TOLEDO, Ohio – The body of a nun found strangled and stabbed to death in a hospital chapel appeared to have been displayed in a ritualistic fashion, her arms and legs straight and no sign of blood, a fellow nun testified Monday at the murder trial of a priest accused of the 1980 killing.
"People don't usually die very straight," said Sister Phyllis Ann Gerold, who president of Mercy Hospital when Sister Margaret Ann Pahl was killed.
Gerold, testifying at the murder trial of Rev. Gerald Robinson, said she was eating breakfast when she heard screaming from the hospital chapel on the day before Easter. Inside, she found two or three other Roman Catholic nuns and Pahl's body.
"The horror of it," Gerold told the court Monday when asked her first impression. "I think it was the weirdness of it and that she needed to be saved and then the afterthought is, `Why the ritualistic kind of layout of a dead body,' once I learned she was dead."
Pahl was stabbed 31 times, including nine wounds in the shape of an upside down cross, authorities said.
Prosecutors have said some of the wounds exactly match the diamond-shaped blade of a letter opener found in Robinson's room.
Police suspected that the nun's death was some kind of ritual slaying because of evidence found in the chapel and because the nun's body was posed as if she had been sexually assaulted, even though investigators say she wasn't.
Using a mannequin in the courtroom Monday, the prosecutor asked Gerold to describe how she found the victim.
He arranged the arms as she explained and asked about the position of the head.
"All I remember is the swelling of the face and there was no blood," she said.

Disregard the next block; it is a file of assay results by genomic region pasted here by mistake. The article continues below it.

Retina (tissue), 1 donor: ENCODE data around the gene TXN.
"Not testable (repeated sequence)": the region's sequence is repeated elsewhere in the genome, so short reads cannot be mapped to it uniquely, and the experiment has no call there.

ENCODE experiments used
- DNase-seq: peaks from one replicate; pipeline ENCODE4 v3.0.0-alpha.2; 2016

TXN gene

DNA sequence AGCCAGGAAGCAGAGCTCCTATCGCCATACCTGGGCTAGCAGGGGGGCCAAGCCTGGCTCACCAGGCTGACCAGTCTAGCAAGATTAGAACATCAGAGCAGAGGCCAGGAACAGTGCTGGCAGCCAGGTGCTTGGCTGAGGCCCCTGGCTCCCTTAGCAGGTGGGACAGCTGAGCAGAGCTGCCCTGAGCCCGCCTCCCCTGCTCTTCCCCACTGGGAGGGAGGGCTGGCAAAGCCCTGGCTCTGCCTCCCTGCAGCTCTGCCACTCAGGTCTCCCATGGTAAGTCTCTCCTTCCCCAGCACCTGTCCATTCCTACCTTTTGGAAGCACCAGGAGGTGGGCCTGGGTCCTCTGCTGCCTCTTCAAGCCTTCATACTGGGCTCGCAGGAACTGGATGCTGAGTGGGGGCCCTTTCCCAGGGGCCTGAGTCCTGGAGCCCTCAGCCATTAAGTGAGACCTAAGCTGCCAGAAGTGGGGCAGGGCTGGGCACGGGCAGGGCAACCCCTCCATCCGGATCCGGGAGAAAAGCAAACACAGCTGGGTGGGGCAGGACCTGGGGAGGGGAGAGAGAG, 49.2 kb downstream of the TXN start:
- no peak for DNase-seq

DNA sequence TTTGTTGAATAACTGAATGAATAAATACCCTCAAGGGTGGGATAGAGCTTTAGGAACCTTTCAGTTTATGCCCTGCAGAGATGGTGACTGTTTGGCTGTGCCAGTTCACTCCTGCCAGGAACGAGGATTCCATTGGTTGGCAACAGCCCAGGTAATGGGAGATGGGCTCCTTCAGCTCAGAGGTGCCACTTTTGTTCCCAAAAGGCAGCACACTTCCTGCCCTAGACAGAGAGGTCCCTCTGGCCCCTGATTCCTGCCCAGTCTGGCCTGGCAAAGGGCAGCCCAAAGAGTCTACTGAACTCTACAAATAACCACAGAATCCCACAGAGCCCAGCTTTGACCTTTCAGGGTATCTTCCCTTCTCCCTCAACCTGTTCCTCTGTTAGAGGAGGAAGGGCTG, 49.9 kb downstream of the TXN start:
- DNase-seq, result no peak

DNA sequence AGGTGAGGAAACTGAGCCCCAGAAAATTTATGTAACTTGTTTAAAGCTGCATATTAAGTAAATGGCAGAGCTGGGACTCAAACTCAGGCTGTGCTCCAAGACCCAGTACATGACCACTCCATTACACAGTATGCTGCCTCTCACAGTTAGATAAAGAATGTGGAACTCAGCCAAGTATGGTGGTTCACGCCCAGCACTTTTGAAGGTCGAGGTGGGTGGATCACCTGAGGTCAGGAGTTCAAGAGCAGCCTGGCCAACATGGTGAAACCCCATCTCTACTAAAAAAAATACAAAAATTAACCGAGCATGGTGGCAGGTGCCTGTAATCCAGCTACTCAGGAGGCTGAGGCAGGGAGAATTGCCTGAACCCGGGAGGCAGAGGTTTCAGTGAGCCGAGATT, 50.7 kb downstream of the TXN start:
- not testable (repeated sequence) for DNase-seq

The prosecutor, apologizing, also asked if the victim's genital area was exposed. Gerold responded yes. Asked if the victim's breasts were exposed, she responded: "I don't remember that. It may have been a white cloth over that. I can't remember that."
Defense attorney Alan Konop has said there have been inconsistencies in statements made by witnesses over the past two decades, and he expects that will leave doubt in the minds of the jurors about who committed the crime.
Investigators reopened the murder case in 2003 after the prosecutor's office received a letter about a woman's claims that she was molested by priests for years as a child. Among the names she mentioned was Robinson. Police were unable to substantiate her allegations of sexual abuse.
Pahl, 71, and Robinson had regular contact arranging daily chapel Masses at the hospital where they both worked, Gerold said. Robinson presided at her funeral.
Robinson, now 68 and free on bail, could get life in prison if convicted. The death penalty was not in effect in Ohio at the time of the slaying.